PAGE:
The world’s leading onshore wind farm owner has applauded the Spanish government’s renewable subsidies freeze, saying it is a sensible move for a country that has been paying too much for electricity it does not need.
“What we were doing was irrational,” said Ignacio Galán, chairman of Iberdrola, which is also Spain’s biggest power utility by market value.
Two weeks ago the Spanish industry minister, José Manuel Soria, announced a temporary halt of subsidies for all new power plants using renewable energy, to help to curb the country’s €24bn electricity “tariff deficit”. This is the accumulated difference between what consumers pay and what it costs suppliers to deliver subsidised electricity.
The move prompted an outcry from some in the clean energy industry. But Mr Galán, whose company is the largest wind power operator by installed capacity, said there was already twice as much electricity capacity as needed at times of peak demand in Spain, where renewable power accounts for about a third of electricity use.
In addition, Iberdrola’s chairman said, Spain had spent millions subsidising relatively costly renewable energy technologies such as solar power, which accounts for 13 per cent of the cost of Spanish electricity but produces only 3 per cent of electricity supply.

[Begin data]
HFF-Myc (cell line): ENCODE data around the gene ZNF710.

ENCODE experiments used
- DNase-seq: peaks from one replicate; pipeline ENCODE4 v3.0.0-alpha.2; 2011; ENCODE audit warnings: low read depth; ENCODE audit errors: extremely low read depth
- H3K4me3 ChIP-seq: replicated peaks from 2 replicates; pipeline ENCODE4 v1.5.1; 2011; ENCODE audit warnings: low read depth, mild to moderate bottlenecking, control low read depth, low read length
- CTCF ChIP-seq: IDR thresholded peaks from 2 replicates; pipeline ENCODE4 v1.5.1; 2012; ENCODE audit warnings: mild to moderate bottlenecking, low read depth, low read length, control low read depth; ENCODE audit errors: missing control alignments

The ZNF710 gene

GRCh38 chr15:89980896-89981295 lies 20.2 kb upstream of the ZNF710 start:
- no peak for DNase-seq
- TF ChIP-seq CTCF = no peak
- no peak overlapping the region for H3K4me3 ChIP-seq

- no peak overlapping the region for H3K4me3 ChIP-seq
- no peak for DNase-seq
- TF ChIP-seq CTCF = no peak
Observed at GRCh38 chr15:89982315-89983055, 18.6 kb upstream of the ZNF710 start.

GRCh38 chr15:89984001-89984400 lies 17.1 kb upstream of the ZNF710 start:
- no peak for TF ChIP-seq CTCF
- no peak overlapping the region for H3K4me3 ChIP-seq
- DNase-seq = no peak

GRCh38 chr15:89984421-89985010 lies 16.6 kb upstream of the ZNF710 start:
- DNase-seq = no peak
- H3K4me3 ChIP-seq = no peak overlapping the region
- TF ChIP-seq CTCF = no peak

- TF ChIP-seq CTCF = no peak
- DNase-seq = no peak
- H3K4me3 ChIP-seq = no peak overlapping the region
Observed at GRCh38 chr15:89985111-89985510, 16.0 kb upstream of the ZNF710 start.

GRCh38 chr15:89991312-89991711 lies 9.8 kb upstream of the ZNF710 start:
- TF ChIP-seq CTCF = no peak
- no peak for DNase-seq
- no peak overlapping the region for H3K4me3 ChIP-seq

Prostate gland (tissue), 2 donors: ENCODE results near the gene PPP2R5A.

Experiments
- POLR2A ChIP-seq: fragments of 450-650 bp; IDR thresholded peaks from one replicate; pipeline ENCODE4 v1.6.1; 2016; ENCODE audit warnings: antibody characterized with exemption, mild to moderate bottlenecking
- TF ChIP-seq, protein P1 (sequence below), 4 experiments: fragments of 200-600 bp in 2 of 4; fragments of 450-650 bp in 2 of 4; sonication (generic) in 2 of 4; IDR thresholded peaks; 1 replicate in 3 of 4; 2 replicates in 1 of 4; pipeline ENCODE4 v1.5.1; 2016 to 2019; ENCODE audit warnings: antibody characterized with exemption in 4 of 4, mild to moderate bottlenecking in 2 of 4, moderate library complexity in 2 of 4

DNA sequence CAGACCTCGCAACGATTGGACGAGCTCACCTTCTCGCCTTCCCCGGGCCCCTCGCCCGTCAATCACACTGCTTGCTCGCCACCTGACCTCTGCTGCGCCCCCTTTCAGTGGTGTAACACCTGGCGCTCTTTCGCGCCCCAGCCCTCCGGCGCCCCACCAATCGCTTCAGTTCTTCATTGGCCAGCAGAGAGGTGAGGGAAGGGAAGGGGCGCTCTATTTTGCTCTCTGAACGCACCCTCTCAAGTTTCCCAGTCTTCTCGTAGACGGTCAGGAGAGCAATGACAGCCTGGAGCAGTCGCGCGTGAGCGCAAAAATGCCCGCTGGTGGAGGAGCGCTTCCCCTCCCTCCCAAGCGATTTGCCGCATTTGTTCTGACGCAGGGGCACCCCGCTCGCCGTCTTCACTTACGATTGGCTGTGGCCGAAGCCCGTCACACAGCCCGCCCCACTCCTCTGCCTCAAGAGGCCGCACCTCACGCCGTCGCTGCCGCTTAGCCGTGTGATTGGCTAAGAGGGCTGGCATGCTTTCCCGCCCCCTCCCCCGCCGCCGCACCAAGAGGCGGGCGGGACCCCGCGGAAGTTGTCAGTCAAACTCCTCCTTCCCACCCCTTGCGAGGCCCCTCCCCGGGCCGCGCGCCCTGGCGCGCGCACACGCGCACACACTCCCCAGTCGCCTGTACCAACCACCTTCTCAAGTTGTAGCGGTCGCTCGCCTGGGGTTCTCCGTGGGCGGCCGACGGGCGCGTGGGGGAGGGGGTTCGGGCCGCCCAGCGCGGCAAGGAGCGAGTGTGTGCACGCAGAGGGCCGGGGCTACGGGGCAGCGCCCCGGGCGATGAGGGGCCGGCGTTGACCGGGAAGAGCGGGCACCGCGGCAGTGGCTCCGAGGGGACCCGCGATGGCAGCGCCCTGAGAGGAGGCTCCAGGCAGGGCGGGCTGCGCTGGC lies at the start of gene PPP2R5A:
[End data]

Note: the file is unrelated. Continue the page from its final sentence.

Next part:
“It makes no sense,” Mr Galán said in an interview with the Financial Times. “Spain is installing the most expensive technologies in Europe instead of looking for those which are cheapest.”
Analysts said Iberdrola’s backing of the suspension of clean power subsidies might seem strange for a company with so many renewable energy assets, but that it made sense considering the fears groups had about retrospective reductions in support.
“They were very concerned about the possibility of the government introducing retroactive cuts,” said Eduardo Tabbush, European wind analyst at the Bloomberg New Energy Finance analysis firm. “That would have affected all their installed asset base. It would have been a disaster for them.”
Shai Hill, utilities analyst at Macquarie Securities, said although the freeze did not involve any retrospective measures, it was still possible these could be announced in future. But he said the greatest danger for Iberdrola would be a windfall tax on nuclear and hydro power.
Mr Galán, who was speaking in Iberdrola’s newly opened office in central London, also raised concerns about future energy policy in the UK, where Iberdrola has made significant investments in the last six years, including buying Scottish Power utility.
He said the group was ready to invest billions more in UK energy infrastructure but made it clear the regulatory framework had to make it possible to achieve sufficient returns.
It is estimated that as much as £200bn will have to be invested over the next 10 to 15 years if the UK is to replace old power stations with new, lower carbon plants, including nuclear and renewable installations. The government hopes an electricity market reform Bill due to be introduced in parliament in the spring will encourage the required investment.
Iberdrola has teamed up with France’s GDF Suez to develop plans for a new UK nuclear plant, with a final investment decision due in 2015, but Mr Galán said much more regulatory clarity was needed from the government.
”The area that has the most uncertainty is the area of nuclear. We still don’t know how it’s going to be properly paid – what the return will be,” he said. “The decision to go ahead is not going to be taken until the moment the framework is clear and predictable enough, with enough remuneration for those investments.”
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